debunking old myths

Linda Moreotsene

Linda Moreotsene

There is no reward for women who choose to play football professionally.

This is a popular - and usually accurate - estimation of the situation.

However, though they are just a tiny drop in the ocean, a trio of girls have set out to challenge the status quo. Veronica Phewa, Lena Mosebo and Portia Modise have proven that one can make a living from playing the game.

They have not only secured contracts abroad - Phewa and Mosebo are based in the United States while Modise is in Denmark - but they are integral members of their teams.

Their success has rubbed off on their counterparts in the country, and as a result, the national team, Banyana Banyana, had an exceedingly good season last year.

They went all the way to the final in the continental showpiece - the African Women's Championships - losing to hosts Equatorial Guinea.

They are now ranked second on the continent, after years of playing second fiddle to teams such as Nigeria and Ghana.

Players such as Mpumi Nyandeni and captain Kylie-Ann Louw have been the mainstay of the team. But no local player has made an impression quite like striker Noko Matlou.

That Matlou has been August Makalakalane's lucky charm is indisputable. She is getting used to having accolades heaped on her as she stands poised to emulate Modise and be crowned CAF Female Player of the Season later this year.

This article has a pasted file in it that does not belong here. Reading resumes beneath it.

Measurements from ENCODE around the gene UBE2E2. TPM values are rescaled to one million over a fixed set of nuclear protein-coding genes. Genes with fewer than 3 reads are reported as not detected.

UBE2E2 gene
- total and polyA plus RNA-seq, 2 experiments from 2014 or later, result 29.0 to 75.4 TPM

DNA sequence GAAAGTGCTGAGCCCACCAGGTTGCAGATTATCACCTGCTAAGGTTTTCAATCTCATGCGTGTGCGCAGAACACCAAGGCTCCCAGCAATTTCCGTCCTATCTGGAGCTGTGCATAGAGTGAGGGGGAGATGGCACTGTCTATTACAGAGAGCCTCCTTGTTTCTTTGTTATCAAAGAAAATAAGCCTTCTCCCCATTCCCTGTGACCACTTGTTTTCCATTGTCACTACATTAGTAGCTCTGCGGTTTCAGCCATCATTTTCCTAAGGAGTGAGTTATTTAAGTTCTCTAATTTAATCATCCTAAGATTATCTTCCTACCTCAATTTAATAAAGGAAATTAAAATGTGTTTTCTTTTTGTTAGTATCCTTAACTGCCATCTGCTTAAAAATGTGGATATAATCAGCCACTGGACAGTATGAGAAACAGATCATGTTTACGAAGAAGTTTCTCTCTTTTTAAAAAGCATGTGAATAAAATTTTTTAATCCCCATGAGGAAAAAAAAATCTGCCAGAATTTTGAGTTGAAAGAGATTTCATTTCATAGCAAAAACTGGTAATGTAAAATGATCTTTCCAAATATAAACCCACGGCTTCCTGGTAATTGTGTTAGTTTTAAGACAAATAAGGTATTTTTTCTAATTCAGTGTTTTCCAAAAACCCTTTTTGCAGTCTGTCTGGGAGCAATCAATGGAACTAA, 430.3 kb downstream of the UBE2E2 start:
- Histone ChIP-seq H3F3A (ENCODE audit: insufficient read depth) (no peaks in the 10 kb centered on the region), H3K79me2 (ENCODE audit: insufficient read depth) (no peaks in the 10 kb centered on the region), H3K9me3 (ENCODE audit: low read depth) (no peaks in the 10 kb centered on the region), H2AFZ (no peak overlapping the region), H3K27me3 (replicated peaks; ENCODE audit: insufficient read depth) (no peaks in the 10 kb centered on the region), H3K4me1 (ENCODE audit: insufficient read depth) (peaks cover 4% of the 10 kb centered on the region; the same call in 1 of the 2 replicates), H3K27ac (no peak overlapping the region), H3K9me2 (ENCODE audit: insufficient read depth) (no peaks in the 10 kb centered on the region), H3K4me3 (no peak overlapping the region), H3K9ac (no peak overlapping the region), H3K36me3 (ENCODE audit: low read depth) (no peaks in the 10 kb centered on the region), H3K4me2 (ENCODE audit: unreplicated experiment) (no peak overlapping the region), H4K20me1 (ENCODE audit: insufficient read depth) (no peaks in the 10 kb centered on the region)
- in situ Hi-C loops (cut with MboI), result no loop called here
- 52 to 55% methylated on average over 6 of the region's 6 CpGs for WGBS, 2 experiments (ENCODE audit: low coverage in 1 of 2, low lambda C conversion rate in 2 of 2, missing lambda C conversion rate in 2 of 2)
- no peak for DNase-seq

More good news for players this year is that the South African Football Association has now announced the launch of a women's league on February 14.

There has not been sponsorship for proper women's leagues for years, and the news that Sasol will now take over the running of the league has been met with glee .

Safa spokesman Morio Sanyane said the details of the structures - from development to the premier league itself - could not be discussed and would only be unveiled at the official launch.

Another good move has been the establishment of an academy at the High Performance Centre in Tshwane. Not only does this place operate as a feeder for the under-17s, under-20s and Banyana, it also presents well-rounded individuals to society.

Four of the girls from this academy have registered with the University of Johannesburg for first-year studies.

In the meantime, youngsters such as 17-year-old Busisiwe Ndimeni have emerged to take over when the current crop of players hang up their boots.

Banyana manager Fran Hilton-Smith said except for the prestigious European Eight Nations Tournament next month, the team's schedule has not been finalised.

Banyana are the only African team invited to this tournament that will feature the likes of England and Holland.

This will be yet another chance for more of the players to get snapped up by well-paying overseas clubs.